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3041Colletes titusensis - "Missing" species found ... in Titusville!

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  • Droege, Sam
    Nov 20, 2013

    After looking through specimens from Cape Canaveral National Seashore from their past year's collections.  I found 1 specimen of a male C. titusensis collected in a bowl trap in March in an area that they recently had burned.  This species was on the list of "missing" species in Eastern North America  published last year.  To be on that list you, as a bee, had to not have been collected or seen by anyone in the last 20 years.  Most of the species had always been rare and this was the case with this Colletes.  

    The specimen was collected at a site that must have been quite close to the original collection locality for the species as the nearest town to Cape Canaveral is Titusville.  I am hoping the park will look for this species this coming spring for more specimens and do some investigating so as to at least understand its pollen preferences which would inform their vegetation management for the species.

    More information on this bee and the other interesting species there in the attached report.

    Pictures of the bee are located at:


    The Death of the Flowers

    THE MELANCHOLY days have come, the saddest of the year,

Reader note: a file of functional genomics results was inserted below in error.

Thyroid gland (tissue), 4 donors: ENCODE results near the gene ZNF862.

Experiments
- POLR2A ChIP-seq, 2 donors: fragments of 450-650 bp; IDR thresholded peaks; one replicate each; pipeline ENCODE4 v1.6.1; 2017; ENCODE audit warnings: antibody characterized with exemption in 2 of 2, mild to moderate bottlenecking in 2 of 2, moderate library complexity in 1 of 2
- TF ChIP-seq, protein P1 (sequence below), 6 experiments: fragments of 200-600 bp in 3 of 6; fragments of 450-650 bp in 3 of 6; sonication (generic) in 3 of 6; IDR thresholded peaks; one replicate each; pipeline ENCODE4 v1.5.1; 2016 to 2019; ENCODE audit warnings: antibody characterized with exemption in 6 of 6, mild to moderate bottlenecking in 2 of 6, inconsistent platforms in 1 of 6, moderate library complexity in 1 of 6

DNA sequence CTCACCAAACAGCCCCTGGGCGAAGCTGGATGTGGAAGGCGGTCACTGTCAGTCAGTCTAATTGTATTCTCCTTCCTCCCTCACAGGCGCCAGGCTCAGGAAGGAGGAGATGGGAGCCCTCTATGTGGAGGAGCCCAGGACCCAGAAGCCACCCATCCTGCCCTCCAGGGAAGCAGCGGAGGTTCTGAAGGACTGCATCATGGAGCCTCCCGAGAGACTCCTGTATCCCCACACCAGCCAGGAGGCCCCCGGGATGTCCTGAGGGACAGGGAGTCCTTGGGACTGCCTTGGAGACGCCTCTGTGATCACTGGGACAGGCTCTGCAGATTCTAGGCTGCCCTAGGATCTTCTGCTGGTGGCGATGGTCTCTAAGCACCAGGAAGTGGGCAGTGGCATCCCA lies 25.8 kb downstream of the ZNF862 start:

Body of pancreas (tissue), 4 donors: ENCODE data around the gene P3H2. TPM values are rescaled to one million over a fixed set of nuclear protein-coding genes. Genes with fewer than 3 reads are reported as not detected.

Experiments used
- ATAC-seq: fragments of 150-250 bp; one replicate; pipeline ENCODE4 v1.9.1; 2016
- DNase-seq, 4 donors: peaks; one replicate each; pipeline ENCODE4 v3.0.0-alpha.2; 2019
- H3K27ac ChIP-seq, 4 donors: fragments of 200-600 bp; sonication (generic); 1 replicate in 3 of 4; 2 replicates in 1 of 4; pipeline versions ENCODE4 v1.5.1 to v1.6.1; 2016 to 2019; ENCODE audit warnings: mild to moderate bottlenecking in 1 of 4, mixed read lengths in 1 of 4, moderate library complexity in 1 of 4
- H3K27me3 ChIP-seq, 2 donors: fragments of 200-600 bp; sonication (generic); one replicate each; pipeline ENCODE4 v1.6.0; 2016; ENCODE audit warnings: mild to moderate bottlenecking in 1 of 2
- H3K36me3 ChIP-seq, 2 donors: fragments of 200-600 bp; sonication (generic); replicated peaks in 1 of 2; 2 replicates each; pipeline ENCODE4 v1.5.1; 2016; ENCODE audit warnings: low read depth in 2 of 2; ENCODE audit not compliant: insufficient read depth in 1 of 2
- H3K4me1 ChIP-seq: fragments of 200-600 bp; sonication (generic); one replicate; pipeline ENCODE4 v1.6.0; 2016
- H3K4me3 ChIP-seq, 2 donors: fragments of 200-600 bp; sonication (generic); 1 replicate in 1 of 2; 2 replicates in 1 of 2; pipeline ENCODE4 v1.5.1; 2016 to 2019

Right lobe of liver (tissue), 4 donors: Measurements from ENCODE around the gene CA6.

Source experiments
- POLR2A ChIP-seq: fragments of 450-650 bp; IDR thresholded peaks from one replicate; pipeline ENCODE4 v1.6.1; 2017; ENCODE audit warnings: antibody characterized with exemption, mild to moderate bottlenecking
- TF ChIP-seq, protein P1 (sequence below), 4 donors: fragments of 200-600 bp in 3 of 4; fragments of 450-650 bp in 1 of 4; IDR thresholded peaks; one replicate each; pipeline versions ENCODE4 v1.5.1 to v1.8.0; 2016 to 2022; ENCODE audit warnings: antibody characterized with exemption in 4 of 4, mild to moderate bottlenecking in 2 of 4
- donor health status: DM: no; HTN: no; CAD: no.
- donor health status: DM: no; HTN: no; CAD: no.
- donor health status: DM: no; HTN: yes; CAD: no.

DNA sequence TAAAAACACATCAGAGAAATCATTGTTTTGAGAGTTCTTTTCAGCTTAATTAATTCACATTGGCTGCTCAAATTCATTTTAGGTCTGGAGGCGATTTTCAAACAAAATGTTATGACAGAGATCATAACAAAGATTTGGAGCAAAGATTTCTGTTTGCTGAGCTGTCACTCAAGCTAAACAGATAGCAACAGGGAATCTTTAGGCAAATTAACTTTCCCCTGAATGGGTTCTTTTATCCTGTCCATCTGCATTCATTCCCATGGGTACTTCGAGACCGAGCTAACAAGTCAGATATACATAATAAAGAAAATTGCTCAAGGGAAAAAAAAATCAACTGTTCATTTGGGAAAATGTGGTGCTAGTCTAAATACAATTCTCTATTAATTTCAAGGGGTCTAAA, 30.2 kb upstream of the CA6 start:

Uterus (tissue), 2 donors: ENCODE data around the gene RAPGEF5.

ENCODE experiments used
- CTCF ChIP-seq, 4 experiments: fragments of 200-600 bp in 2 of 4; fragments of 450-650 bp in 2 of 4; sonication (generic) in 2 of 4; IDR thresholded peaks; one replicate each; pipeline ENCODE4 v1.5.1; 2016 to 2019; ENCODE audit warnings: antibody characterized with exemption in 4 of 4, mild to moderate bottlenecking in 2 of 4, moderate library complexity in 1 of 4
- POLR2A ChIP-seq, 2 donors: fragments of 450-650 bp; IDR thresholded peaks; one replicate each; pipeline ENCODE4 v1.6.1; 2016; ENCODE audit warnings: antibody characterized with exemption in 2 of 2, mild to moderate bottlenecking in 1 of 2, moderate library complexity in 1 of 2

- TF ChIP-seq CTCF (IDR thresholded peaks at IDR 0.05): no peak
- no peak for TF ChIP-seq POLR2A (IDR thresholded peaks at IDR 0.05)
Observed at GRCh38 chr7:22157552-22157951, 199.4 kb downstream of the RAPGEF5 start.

Of wailing winds, and naked woods, and meadows brown and sere;
    Heaped in the hollows of the grove, the autumn leaves lie dead;
    They rustle to the eddying gust, and to the rabbit's tread;
    The robin and the wren are flown, and from the shrubs the jay,
    And from the wood-top calls the crow through all the gloomy day.

    Where are the flowers, the fair young flowers, that lately sprang and stood
    In brighter light and softer airs, a beauteous sisterhood?
    Alas! they all are in their graves, the gentle race of flowers
    Are lying in their lowly beds with the fair and good of ours.
    The rain is falling where they lie, but the cold November rain
    Calls not from out the gloomy earth the lovely ones again.

    The wind-flower and the violet, they perished long ago,
    And the brier-rose and the orchis died amid the summer glow;
    But on the hill the goldenrod, and the aster in the wood,
    And the yellow sunflower by the brook in autumn beauty stood,
    Till fell the frost from the clear cold heaven, as falls the plague on men,
    And the brightness of their smile was gone, from upland, glade, and glen.

    And now, when comes the calm mild day, as still such days will come,
    To call the squirrel and the bee from out their winter home;
    When the sound of dropping nuts is heard, though all the trees are still,
    And twinkle in the smoky light the waters of the rill,
    The south wind searches for the flowers whose fragrance late he bore,
    And sighs to find them in the wood and by the stream no more.

    And then I think of one who in her youthful beauty died,
    The fair meek blossom that grew up and faded by my side.
    In the cold moist earth we laid her, when the forests cast the leaf,
    And we wept that one so lovely should have a life so brief:
    Yet not unmeet it was that one, like that young friend of ours,
    So gentle and so beautiful, should perish with the flowers.

    - William Cullen Bryant

    Bees are Not Optional
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